Four strategies for SMEs to address skills shortages

Four strategies for SMEs to address skills shortages
Shane Crawford
Shane Crawford
    5 minute read

There has been a lot written in recent times about the devastating impact the global labour shortage is having on businesses across the world. Studies have shown that as many as 87% of companies worldwide already have a skills gap1 or believe they will have one within a few years as factors such as an ageing population, soaring inflation and COVID-inspired phenomena like The Great Resignation combine to put pressure on employers.

What has been missed in much of the commentary is that Australia’s small businesses are being particularly hard hit. Recently released data showed2 large companies are growing their headcounts faster on the back of offering significant wage increases, while their small business counterparts struggle to compete.

The study showed headcounts at companies employing one to 19 people had fallen compared to a month earlier before remaining steady the following month. At the same time, bigger businesses continued to add staff, with headcounts at those boasting 20-199 employees growing 0.7% and companies with 200-plus staff expanding their ranks by 0.8%.

A complete team is crucial to the success of any business, especially as consumer demand shows no signs of abating. It is little wonder employers across Australia are increasingly desperate to attract and retain workers but the stark reality is large companies are able to offer wage increases and generous perks that smaller businesses simply cannot compete with.

Other than reaching deep into their pockets, what can small to medium enterprises do to combat the labour shortage Australia is experiencing? Well, they can start by considering the following tips and strategies that will give them the best chance of recruiting and retaining quality staff in the current climate.

Invest in employee training

Let’s be clear – the skills shortage crippling businesses is not ending anytime soon. As far back as 2017, the McKinsey Global Institute declared that up to 375 million global workers may need to learn new skills3 and change occupations by 2030 - and that was before the COVID pandemic caused further job upheaval. It is increasingly clear that organisations need to invest in upskilling and reskilling their workers to meet the evolving needs of the workplace and offset the challenges of recruiting new talent. From in-house programs and online training modules to mentorships and apprenticeships, it has never been more important for small businesses to think big when it comes to employee training.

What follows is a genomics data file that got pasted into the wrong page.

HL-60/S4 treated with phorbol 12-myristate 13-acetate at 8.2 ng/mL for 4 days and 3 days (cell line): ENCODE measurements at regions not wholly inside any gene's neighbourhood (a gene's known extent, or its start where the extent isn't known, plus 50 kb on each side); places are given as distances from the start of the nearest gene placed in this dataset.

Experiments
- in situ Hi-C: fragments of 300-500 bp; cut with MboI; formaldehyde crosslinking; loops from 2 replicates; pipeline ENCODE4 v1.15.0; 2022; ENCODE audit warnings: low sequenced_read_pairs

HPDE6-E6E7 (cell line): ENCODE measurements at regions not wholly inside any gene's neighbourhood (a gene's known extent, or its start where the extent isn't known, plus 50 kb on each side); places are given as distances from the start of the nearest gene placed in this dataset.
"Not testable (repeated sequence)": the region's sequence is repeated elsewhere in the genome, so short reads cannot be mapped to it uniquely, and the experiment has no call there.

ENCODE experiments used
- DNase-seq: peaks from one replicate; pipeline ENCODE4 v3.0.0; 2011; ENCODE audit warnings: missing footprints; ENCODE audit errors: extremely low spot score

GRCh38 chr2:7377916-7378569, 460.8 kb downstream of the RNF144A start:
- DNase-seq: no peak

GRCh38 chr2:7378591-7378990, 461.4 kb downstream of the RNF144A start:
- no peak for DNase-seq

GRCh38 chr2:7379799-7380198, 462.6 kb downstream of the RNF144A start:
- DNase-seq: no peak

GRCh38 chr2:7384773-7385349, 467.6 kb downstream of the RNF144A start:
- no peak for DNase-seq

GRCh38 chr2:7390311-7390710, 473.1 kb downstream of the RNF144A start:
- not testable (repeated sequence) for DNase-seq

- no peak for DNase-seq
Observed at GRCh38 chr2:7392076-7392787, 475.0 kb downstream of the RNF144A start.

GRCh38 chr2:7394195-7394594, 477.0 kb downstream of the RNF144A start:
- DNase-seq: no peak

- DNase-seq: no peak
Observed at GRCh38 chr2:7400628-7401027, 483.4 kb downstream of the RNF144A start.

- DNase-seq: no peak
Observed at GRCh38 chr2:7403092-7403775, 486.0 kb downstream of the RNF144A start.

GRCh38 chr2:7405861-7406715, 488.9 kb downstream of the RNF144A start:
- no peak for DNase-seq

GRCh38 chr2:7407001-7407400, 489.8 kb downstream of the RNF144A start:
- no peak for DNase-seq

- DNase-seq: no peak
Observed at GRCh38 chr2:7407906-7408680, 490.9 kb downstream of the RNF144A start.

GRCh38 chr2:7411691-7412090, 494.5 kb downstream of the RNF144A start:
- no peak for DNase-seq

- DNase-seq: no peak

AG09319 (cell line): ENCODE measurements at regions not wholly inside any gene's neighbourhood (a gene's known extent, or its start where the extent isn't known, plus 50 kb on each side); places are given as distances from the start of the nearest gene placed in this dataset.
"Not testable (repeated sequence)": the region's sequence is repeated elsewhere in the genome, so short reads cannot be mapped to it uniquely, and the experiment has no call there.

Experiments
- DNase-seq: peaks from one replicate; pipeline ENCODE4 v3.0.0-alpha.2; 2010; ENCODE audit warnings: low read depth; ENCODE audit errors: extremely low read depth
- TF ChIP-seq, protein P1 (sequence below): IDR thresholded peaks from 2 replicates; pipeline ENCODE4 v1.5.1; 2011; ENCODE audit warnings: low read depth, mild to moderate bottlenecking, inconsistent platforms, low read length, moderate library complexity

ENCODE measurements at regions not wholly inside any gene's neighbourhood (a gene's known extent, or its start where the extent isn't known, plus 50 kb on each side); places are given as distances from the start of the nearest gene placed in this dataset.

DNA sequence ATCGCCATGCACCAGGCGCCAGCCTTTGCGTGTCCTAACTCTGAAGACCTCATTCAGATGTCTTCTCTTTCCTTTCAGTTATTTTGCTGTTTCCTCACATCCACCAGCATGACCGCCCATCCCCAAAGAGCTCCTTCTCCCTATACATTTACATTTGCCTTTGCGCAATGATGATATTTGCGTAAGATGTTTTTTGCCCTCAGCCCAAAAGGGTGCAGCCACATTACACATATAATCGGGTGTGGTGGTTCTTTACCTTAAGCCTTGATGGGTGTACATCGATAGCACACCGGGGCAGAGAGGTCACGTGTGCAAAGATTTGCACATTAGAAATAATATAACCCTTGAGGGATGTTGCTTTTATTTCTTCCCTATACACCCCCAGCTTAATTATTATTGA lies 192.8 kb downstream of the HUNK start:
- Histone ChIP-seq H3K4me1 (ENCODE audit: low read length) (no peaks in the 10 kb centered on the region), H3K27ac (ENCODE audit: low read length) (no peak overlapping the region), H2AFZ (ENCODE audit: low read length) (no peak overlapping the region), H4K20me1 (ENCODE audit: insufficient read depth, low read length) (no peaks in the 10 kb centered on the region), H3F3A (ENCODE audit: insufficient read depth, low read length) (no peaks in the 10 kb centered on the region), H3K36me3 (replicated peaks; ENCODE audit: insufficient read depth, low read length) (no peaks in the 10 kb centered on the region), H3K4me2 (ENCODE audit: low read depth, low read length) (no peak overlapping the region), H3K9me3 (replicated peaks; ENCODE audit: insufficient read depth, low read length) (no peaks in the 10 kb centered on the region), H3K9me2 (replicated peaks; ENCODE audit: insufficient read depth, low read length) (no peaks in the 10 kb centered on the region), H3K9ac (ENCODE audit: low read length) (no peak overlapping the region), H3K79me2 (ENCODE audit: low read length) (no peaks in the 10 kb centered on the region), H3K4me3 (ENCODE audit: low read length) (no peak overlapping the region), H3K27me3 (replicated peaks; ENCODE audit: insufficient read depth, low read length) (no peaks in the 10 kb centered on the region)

Promote incentives and flexibility

Higher wages are on most employees’ wish lists but never underestimate the appeal of working for a business that cares. Offering something as simple as a free meal during shifts, staff discounts or professional development opportunities can be a creative and cost-effective way to turn a potential employee into a real one. The pandemic has also inspired many people to seek a better work-life balance and, in a tight labour market, the onus is on businesses to give them what they want. Be it hybrid workplaces, nine-day fortnights or factoring staff preferences into shift scheduling, there are many ways employers can boost job appeal without boosting wages.

Consider alternative resourcing strategies like outsourcing

As the talent pool in Australia continues to look exceedingly dry, many businesses are turning to offshore outsourcing providers that specialise in finding quality team members to complement those working in-house. The financial benefits are obvious, with outsourcing destinations such as the Philippines offering labour cost savings of up to 70%, but many small businesses are just as excited by the ability to access thousands of highly educated candidates that are renowned for their hard-working professionalism. They also appreciate how outsourcing mundane and repetitive jobs to offshore providers allows in-house employees to spend more time on meaningful work and, in turn, increase the likelihood of them not looking for opportunities elsewhere.

Embrace HR technology

The battle to acquire talent is too important to rely on antiquated methods of recruitment and that is why many employers have adopted cutting-edge solutions that give them the best chance of finding the right person for the right job as quickly as possible. The latest digital HR tools are able to automatically filter applications, send automated responses to applicants, utilise artificial intelligence for candidate matching and automate the reference checking process, not to forget the godsend of being able to conduct interviews via online video platforms. Once recruits have entered the building, HR technology can also assist with ongoing workforce management and employee retention efforts.

What does the future hold?

There is a reason many successful business leaders say their employees are their most valuable asset – it is true. This is especially the case for smaller enterprises and in a difficult labour market, it is essential they give themselves every chance of finding the best people to complement those already onboard. Headlines about skills gaps and global labour shortages should not be seen as something to fear but as a chance to be creative, think outside the box and find a way to stand out from the crowd.

One of the ways businesses are innovating and improving their HR function is by investing in HRO – otherwise known as human resource outsourcing. Explore the current state of the global HRO market, the statistics you should know and what HR tasks you can start offshoring to reap big benefits.


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